Now the big boys want in. In June, American, United, Continental, Delta and Northwest launched Orbitz, a site that promises the lowest fares on the Web. Combined, the five airlines book more than 75% of domestic traffic. Just a month after its debut, Orbitz is already the sixth most popular travel site on the Web. Nearly 4 million people visited the site in June.
This smooth takeoff and ascent could be followed by turbulence. Orbitz is stirring up a storm by cutting deals it makes sure no one can beat. "Anticompetitive!" its rivals are screaming, and somebody is listening. Two dozen state attorneys general have voiced concerns that the site may engage in price fixing, stifle competition and put others out of business. The Department of Justice is investigating.
Orbitz picked a great time to take flight. Travel sites, once bastions of do-it-yourselfers willing to spend hours ferreting out a bargain, have finally become easy enough for the rest of us to use. And unlike many other Web ventures, selling tickets online makes sense. With pricing and availability constantly changing, instant updates are essential. What's more, airlines save up to $20 a ticket in commissions, fees and mailing costs. "You're not shipping 40 lbs. of dog food across the country," says Internet analyst Henry Harteveldt of Forrester Research.
Most people who shop online still buy off-line--Web sales are just 5% of the $217 billion domestic-travel market--but now sites are getting enough paying customers to turn a profit. Southwest Airlines sells more than a third of its tickets on southwest.com and rewards Web shoppers with double miles. With airlines beginning to draw customers to their own sites, online agents like Expedia are selling more vacation packages and cruises with fat profit margins of 15% to 20%--a far cry from the $10 commissions that airlines pay.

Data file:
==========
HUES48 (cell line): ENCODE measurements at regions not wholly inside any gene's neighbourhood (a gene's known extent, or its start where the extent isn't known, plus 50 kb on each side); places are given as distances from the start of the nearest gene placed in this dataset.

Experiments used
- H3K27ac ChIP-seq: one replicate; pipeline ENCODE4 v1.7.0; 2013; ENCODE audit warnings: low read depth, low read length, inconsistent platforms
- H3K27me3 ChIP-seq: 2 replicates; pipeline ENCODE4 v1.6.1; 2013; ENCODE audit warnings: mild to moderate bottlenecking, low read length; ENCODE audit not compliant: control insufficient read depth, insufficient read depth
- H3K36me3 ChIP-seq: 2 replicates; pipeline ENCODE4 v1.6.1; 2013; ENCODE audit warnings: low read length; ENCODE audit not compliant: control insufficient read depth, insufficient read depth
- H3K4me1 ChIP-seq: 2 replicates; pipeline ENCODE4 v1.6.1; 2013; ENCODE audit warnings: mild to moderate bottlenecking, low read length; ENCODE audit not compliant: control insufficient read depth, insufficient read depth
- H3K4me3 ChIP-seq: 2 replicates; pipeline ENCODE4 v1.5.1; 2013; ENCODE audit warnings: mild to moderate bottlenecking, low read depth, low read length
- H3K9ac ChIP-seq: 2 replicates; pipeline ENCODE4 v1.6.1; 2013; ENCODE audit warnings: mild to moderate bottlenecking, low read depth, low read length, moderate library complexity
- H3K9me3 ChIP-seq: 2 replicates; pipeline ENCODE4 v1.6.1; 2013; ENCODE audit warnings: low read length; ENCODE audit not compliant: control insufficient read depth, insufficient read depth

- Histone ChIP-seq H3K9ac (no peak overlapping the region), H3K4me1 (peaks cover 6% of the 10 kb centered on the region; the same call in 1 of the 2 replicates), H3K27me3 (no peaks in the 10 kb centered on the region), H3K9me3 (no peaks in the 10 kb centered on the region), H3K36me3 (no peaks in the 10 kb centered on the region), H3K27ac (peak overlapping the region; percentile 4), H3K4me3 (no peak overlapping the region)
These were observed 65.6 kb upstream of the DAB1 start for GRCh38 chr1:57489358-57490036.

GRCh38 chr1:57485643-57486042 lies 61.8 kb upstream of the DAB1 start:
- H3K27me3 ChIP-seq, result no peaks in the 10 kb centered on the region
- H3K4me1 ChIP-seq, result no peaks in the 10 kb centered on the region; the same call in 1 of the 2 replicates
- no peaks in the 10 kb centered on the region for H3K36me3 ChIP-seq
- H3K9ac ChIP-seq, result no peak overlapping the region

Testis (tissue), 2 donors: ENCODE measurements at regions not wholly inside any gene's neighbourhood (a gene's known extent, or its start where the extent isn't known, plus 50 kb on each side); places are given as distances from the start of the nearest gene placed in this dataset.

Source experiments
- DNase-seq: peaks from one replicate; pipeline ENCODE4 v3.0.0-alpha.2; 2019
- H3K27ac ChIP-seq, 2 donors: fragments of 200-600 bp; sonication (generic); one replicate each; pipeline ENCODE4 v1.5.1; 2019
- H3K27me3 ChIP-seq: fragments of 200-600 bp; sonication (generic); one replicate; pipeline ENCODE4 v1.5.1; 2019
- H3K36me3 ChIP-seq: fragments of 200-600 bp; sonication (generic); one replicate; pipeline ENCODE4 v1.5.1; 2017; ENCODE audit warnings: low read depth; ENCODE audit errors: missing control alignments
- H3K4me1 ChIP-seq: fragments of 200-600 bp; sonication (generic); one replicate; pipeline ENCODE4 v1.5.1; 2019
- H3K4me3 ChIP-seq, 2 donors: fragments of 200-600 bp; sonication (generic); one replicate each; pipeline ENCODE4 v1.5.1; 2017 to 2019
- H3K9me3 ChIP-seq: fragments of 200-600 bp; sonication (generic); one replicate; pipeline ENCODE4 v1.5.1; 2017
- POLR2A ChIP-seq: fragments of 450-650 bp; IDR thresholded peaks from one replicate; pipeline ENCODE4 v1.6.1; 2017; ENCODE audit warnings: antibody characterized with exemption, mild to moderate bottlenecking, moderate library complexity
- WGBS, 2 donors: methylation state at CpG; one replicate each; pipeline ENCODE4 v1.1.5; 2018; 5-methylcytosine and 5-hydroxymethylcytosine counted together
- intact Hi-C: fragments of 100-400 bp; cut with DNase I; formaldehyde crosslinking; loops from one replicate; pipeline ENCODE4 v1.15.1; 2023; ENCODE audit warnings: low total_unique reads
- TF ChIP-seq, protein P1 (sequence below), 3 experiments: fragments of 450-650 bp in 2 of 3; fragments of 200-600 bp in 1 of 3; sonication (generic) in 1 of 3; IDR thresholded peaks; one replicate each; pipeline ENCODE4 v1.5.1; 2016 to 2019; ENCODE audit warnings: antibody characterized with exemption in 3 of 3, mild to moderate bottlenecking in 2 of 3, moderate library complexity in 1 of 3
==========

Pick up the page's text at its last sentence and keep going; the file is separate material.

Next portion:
Unless the DOJ clips Orbitz's wings, the site is likely to put the squeeze on independent agents like Expedia. "Orbitz isn't going to put Travelocity or Expedia out of business, but it's going to stir up the pot," says Harteveldt, who expects Web travel sales to top $29 billion by 2004.
Its rivals say Orbitz is a Trojan horse that will initially offer low prices, pound competitors out of business and then raise prices. They cite the "most-favored-nation" clause, which requires member airlines to offer Orbitz every low fare they negotiate with others. Expedia vice president Eric Blachford says that clause gives Orbitz an unfair advantage. CEO Jeffrey Katz insists that Orbitz, which is a separate corporation, won those stipulations fair and square through arm's-length negotiations and technology that reduces booking costs. "Orbitz is operating completely within the law," he says.
Southwest has sued Orbitz for allegedly publishing inaccurate fare and flight data that make the nation's most successful discount airline look expensive and inconvenient. Katz denies the charges. "Orbitz should not exist at all," says Debby Ackerman, general counsel for Southwest.
But it does exist, and for the near term, that signals more intense competition and better prices for Web flyers.